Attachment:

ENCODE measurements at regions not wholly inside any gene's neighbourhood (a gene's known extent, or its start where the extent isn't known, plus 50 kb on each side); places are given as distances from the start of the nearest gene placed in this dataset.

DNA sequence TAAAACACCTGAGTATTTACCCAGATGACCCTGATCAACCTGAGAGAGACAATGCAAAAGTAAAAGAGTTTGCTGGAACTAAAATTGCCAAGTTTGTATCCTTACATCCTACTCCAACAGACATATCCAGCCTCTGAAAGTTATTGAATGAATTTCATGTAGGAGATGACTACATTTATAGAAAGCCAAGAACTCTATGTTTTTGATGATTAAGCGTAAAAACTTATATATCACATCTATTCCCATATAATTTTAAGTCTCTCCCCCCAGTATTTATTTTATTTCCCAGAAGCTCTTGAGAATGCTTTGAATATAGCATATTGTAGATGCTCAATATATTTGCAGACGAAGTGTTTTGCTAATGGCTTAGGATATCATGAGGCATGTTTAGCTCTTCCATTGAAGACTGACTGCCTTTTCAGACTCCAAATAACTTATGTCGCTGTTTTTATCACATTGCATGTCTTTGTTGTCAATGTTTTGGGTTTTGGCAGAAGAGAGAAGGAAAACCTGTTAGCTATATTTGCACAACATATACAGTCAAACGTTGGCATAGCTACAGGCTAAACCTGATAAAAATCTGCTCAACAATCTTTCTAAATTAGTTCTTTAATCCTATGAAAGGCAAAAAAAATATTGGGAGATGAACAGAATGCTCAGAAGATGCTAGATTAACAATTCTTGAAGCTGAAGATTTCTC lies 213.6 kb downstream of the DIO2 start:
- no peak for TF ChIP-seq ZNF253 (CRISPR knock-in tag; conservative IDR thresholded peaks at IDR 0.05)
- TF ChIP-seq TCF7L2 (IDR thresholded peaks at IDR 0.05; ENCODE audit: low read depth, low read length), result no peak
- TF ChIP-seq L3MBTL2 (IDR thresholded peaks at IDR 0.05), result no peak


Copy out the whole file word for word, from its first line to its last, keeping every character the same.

ENCODE measurements at regions not wholly inside any gene's neighbourhood (a gene's known extent, or its start where the extent isn't known, plus 50 kb on each side); places are given as distances from the start of the nearest gene placed in this dataset.

DNA sequence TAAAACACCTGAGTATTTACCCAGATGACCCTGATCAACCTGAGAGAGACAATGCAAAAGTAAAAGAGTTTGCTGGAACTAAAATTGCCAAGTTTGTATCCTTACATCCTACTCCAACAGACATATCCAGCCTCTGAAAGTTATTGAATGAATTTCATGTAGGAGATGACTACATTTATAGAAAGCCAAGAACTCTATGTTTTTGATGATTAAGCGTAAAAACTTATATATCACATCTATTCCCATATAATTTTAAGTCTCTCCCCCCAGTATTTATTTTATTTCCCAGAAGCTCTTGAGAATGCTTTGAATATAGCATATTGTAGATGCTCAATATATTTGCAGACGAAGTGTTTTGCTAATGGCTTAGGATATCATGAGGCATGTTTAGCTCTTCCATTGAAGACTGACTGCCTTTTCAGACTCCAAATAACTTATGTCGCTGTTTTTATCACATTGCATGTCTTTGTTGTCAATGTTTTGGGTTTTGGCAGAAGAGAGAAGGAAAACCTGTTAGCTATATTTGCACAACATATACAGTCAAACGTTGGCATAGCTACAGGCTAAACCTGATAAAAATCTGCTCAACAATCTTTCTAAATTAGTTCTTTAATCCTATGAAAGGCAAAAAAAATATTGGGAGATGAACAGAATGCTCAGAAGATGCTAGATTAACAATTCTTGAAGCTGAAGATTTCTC lies 213.6 kb downstream of the DIO2 start:
- no peak for TF ChIP-seq ZNF253 (CRISPR knock-in tag; conservative IDR thresholded peaks at IDR 0.05)
- TF ChIP-seq TCF7L2 (IDR thresholded peaks at IDR 0.05; ENCODE audit: low read depth, low read length), result no peak
- TF ChIP-seq L3MBTL2 (IDR thresholded peaks at IDR 0.05), result no peak